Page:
What Are These Wild Wandering Blogs Anyway?

Wild Wanderings is a series of photoblogs of elements of nature which, having caught my eye while out and about, I want to share with you, the reader. These observations are typically related to tree and plant identification, animal tracks and sign and other aspects of natural history which pertain to bushcraft and survival skills.

These blogs do not usually contain much written explanation other than concise photo captions. This is intentional, as writing long descriptions, including background facts or a large amount of context, whether it be historical or contemporary, slows down the sharing of these images with you.

Related Material On Paul Kirtley’s Blog

Wild Wanderings 1 – Spring Plants And Some Tracking Fun

Wild Wanderings 2 – Wonderful Woods, Badger Latrines and A Weird Parasite

Boost Your Bushcraft With Urban Botany

13 thoughts on “Wild Wanderings 3 – Windermere Waterside

  1. As always, well done Paul. There seems to be an unusual amount of diversity where you are. Here in Kentucky I dunno that I’ve found a place with so many species. I’ll have to keep looking! Thanks again!

    1. Hi Jason,

      It’s good to hear from you. It’s interesting – the more you look, the more you often find. That said, some places are indeed more diverse than others. Head to the tropics and then things get really diverse 🙂

      I’d love to hear more about what you find close to home though.

      Warm regards,


  2. Really enjoyed reading this Paul,thanks for sharing

  3. I really enjoyed these pictures and such skilled use & application of the “Bokeh Effect & Wildlife Photography!” Thanks so much for sharing these through e-mail Paul. Cheers!

  4. Hi Paul,
    Many thanks for another varied and interesting share. It is the first time i have ever seen Forget-me-not in pink. Growing up on a dairy farm in the S.W. we had them growing along the hedgerows. I am wondering if perhaps like the Hydrangea flowers they were affected by a local source of acid in the soil, such as rotting animal or timber from a blown down branch. Would love to know any thoughts you might have. Looking forward to your next issue like a child waiting for the Beano.
    All the best, keep safe, Dave.

    1. Hi Dave,

      It seems there are a lot of factors which affect the growth characteristics of plants. I’m constantly surprised at the variation in species I already know.

      I see you’ve already enjoyed Wild Wanderings 4. Number 5 will be out before too long 🙂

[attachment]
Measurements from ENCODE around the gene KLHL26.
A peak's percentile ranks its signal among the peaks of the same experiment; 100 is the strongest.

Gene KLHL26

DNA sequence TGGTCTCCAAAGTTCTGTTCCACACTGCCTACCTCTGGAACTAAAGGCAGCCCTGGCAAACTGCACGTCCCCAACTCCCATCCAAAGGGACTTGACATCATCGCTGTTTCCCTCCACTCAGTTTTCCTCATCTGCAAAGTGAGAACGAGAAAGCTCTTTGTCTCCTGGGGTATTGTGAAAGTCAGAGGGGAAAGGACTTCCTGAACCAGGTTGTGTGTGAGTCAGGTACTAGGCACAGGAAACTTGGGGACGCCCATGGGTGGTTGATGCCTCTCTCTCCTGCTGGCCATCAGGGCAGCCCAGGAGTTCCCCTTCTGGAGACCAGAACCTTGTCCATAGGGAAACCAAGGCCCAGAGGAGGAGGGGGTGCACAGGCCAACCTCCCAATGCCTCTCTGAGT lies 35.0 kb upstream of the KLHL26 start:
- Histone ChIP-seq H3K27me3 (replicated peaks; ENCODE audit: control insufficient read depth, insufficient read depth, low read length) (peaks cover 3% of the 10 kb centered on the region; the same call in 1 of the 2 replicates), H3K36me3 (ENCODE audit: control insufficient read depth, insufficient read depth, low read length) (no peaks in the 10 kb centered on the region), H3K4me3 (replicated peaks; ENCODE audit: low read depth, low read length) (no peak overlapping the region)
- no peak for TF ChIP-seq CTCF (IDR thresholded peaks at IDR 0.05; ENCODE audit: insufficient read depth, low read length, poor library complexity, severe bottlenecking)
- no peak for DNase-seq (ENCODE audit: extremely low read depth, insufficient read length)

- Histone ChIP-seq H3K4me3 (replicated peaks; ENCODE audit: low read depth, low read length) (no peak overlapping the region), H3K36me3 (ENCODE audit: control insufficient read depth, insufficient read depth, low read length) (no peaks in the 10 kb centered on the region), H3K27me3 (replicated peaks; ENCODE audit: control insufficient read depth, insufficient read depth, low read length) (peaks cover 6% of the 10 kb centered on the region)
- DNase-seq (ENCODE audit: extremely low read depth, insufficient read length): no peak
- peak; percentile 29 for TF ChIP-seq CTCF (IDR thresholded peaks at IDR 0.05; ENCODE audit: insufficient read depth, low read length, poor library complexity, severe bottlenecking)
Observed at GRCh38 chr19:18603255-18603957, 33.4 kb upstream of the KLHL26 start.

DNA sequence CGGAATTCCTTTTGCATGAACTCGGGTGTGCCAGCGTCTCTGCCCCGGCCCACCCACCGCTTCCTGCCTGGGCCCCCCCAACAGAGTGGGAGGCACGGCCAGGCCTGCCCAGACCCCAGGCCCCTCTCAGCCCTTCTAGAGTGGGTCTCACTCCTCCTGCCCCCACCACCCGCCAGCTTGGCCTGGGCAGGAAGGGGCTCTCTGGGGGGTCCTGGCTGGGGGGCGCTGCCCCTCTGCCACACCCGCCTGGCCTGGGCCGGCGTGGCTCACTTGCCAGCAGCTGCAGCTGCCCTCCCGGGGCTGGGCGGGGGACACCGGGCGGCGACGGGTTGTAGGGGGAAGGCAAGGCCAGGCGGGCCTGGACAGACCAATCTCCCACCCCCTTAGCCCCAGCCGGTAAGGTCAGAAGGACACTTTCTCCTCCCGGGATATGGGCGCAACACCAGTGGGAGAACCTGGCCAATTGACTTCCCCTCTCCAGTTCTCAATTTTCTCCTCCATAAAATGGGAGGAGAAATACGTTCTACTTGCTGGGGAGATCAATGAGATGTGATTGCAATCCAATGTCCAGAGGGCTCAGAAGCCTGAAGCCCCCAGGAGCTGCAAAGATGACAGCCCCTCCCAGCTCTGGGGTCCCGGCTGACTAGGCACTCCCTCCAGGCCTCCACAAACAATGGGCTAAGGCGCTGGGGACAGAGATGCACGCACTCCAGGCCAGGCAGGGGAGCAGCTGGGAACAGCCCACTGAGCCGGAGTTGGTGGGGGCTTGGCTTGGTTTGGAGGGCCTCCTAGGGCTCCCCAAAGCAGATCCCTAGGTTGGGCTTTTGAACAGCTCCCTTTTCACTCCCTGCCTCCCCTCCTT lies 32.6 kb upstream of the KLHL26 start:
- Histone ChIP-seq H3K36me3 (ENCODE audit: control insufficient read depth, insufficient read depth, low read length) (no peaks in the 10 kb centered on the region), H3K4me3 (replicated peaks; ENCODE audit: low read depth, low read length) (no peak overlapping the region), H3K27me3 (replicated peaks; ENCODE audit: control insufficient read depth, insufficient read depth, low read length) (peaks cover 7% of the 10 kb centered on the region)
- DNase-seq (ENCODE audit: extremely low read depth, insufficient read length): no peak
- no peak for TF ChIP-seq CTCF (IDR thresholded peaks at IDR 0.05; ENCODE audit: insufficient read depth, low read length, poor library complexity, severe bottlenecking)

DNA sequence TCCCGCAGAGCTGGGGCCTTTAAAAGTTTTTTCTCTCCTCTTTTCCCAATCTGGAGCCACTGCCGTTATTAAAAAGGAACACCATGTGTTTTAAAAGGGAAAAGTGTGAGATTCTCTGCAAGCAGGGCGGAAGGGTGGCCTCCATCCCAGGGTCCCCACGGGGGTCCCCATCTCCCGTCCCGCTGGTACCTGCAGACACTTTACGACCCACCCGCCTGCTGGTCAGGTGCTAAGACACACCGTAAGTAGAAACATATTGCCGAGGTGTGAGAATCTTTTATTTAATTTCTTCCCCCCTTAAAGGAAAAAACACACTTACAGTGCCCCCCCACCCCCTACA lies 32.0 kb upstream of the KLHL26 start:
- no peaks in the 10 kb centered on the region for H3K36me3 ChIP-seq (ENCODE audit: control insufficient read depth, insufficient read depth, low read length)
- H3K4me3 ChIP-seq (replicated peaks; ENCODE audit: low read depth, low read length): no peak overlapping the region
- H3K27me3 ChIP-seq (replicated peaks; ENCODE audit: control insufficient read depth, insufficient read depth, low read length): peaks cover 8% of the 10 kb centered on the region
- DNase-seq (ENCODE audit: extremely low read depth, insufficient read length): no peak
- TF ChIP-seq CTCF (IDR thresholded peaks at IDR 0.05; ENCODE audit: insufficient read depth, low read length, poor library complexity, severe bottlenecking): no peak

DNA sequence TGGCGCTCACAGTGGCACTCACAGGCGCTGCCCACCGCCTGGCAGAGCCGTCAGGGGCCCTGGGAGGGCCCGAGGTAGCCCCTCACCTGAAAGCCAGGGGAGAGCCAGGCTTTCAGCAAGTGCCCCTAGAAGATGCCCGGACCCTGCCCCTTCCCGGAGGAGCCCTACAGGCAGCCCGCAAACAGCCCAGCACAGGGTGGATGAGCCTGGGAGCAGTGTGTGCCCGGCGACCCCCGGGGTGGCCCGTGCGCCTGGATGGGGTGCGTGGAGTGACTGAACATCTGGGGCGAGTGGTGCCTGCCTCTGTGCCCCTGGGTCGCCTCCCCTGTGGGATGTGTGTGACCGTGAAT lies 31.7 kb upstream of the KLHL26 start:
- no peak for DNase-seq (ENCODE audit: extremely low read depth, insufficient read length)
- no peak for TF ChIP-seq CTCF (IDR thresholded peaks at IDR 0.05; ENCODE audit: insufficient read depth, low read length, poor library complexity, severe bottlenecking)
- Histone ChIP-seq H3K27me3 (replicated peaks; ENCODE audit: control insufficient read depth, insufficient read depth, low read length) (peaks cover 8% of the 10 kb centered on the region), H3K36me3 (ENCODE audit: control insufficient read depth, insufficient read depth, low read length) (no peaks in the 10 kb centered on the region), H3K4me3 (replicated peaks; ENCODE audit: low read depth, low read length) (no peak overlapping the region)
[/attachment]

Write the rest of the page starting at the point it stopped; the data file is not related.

Warm regards,


  5. Love the photos. I really love knowing the names of plants I see whilst walking around. I feel really pleased with myself when I recognise a new plant. We use it as alternate I spy game with my daughter. So not only I spy a ‘t’ for tree we say w t for willow tree etc. Great way to learn.

    Thank you Paul.
    I will be checking out the videos later.

    1. Hi Julia,

      Thanks for your comment. Learning new trees and plants never gets dull. I’m glad you and your daughter have found a way to include this in some nature I-Spy. Sounds like a lot of fun. Thanks for sharing.

      Warm regards,


  6. Thanks Paul,

    I am not familiar with some of these plant as I live in Canada, such as the poisonous tutsan, whose berries look deceptively inviting to anyone trying to forage through hunger. It goes to show that when the Europeans travelled through North America, they really had to rely on the Indigenous peoples to guide them about. Even scurvy was fended off by a simple infusion of pine needle tea given by the Natives, as was wild garlic to a sick and weak Jesuit Missionary in Chicago (Hence from the name chi-ka-goo, native for wild garlic). Samuel Hearn defied the Hudson Bay Co’s policy of following British protocols and trusted the Native way of travelling through the wilderness, which taught him to survive better than his Admiralty counterpart and his crew who froze to death near the Coppermine River.

    Knowledge of our surroundings is paramount to pass on to the next generation. With photographic records, it certainly is easier to start identifying nature better. Thanks for sharing.


    1. Hi Buck,

      Thanks for your comments. Yes, Samuel Hearne’s approach has much to be admired. As does his mental fortitude.

      To me an understanding of bushcraft always comes back to a knowledge of nature and we should do our best to preserve and pass on what we know.

      I’m glad you see things the same way.

      Warm regards,